“It’s absolutely huge now,” he smiles.

As Christopher’s climbed the career ladder at Fenwick and the business continued to grow, demand was high in the south, and so he set up home near the big city. “I live in Pangbourne now,” says Christopher.

“I’m a metropolitan guy. My brothers were up here and we were expanding down south, so there seemed to be opportunities down there for me.

“Newcastle obstinately remained the same size as the London business. We had two great leaders in Richard Watts Jones at Bond Street and George Bell up here, and they helped us develop the stores very well indeed.”

Fenwick is a business with family at its heart. And the Newcastle store is where the business found its feet. Very much the flagship store.

“Fenwick is unique because of the mix of family, senior management and general staff – who don’t want to be entirely usual or orthodox – they want to do things in a particular way,” says Christopher.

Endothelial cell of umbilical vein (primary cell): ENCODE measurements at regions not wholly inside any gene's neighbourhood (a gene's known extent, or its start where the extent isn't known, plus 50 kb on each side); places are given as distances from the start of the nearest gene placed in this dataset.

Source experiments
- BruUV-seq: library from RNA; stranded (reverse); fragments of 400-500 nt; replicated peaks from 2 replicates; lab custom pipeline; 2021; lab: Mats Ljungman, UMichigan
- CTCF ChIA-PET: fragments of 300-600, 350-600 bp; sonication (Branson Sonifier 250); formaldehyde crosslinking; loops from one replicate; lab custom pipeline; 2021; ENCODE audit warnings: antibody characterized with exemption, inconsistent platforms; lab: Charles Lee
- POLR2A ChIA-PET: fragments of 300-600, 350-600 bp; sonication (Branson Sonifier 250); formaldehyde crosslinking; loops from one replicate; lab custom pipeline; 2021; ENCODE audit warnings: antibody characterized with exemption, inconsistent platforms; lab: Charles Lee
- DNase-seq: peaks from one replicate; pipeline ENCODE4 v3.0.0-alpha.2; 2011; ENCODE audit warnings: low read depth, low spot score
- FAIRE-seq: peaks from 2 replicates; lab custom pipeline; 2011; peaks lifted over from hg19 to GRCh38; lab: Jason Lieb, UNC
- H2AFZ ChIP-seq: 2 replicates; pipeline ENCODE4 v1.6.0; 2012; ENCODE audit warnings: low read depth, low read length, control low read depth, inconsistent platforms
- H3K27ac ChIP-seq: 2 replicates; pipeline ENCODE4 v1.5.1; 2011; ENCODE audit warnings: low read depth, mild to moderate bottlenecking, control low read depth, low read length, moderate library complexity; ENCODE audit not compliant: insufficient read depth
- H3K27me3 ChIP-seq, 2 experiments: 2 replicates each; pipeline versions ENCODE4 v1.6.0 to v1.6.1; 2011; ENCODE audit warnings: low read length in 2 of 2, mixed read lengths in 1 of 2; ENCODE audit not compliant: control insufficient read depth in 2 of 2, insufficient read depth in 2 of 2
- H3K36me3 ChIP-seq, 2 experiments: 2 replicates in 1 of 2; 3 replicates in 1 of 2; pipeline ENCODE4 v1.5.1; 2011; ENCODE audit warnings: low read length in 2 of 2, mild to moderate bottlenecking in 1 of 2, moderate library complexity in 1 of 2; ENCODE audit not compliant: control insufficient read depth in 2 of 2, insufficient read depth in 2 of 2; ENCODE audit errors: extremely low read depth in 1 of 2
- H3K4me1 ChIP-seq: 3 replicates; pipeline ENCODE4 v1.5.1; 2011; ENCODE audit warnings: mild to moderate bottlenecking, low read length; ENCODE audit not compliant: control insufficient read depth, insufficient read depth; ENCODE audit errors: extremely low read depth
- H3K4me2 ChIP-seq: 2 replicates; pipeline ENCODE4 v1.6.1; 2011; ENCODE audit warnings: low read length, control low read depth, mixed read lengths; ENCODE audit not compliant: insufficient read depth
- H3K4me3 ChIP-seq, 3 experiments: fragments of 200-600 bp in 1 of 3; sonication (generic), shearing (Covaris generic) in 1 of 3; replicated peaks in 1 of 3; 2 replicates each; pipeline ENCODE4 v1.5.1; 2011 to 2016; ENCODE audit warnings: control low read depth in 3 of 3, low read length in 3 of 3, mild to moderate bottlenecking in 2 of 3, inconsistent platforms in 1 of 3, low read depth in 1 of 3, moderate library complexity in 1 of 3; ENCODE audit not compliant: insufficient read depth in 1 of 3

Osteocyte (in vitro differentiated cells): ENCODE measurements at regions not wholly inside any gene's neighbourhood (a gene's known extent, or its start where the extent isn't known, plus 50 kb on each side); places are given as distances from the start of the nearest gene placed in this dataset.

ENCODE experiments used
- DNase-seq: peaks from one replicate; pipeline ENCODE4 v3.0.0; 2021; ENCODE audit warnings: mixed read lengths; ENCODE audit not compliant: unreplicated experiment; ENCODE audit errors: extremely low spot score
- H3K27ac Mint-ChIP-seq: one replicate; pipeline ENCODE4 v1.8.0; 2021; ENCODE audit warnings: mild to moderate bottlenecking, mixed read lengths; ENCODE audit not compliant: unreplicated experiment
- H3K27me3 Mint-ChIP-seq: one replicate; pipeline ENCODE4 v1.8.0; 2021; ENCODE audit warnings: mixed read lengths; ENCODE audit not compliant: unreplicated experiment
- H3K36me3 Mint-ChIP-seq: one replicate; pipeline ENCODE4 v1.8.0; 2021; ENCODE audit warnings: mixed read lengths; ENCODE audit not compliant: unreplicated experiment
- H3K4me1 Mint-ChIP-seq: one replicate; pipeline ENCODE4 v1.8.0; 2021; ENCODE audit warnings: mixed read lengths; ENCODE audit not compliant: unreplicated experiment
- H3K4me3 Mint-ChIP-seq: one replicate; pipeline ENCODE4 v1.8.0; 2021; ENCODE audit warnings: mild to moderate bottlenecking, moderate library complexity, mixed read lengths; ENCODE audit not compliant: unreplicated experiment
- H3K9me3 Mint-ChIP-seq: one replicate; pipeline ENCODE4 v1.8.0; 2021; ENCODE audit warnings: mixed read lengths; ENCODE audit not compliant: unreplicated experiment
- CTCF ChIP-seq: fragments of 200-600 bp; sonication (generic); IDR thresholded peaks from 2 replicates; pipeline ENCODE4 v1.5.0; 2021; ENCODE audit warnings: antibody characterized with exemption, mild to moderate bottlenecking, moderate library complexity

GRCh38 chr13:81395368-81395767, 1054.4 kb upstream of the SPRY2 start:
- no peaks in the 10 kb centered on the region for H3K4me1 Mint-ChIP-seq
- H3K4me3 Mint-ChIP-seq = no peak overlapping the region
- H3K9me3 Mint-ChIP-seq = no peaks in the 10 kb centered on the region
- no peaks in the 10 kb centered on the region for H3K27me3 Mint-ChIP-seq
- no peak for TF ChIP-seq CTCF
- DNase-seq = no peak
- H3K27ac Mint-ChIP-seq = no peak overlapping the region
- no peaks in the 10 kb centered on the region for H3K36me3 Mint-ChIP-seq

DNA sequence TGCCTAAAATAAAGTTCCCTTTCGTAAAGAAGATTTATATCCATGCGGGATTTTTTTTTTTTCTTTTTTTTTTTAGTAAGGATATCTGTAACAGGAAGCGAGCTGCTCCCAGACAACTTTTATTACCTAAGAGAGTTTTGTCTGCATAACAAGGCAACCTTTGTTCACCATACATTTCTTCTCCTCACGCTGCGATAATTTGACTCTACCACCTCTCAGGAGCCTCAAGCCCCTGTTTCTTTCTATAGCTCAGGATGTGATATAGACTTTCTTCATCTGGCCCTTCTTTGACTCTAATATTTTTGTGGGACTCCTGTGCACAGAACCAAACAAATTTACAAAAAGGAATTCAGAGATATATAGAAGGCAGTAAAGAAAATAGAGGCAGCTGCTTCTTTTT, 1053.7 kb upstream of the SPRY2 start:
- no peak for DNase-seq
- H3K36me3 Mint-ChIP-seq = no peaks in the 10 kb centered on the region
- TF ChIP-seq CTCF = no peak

“Be ordinary, without being pretentious. If the ordinary way is the simplest way, then that’s the way to do it.”

A great department store has got to work on comradeship and community, and after speaking with Christopher for some time, it seems that is what has held this business together for such a long time.

What started as an independent tailor on a corner on Northumberland Street, has gone on to become one of the country’s most successful, family-run department stores – and for that, we give thanks to its founder.

Jim’s story started, not in Newcastle, but in nearby Stockton-on-Tees, where he trained for seven years as an apprenticeship tailor. On completion of his training, as quoted in the book, his master told him: “I am more than pleased with the ‘shapes’ you have made… but in common fairness, I feel I must tell you that you are wasting your time in a situation such as this. You have such a gift for the work, that you must seek out some position which will give you greater scope, perhaps in Newcastle.”

Jim took his master’s advice, upping sticks to continue with his training in Newcastle at Bragg & Co – the great drapers of the age. In 1882, at the age of 36, he launched his own tailoring business on Northumberland Street, before opening in London – which was quite a thing for a lad from Swaledale.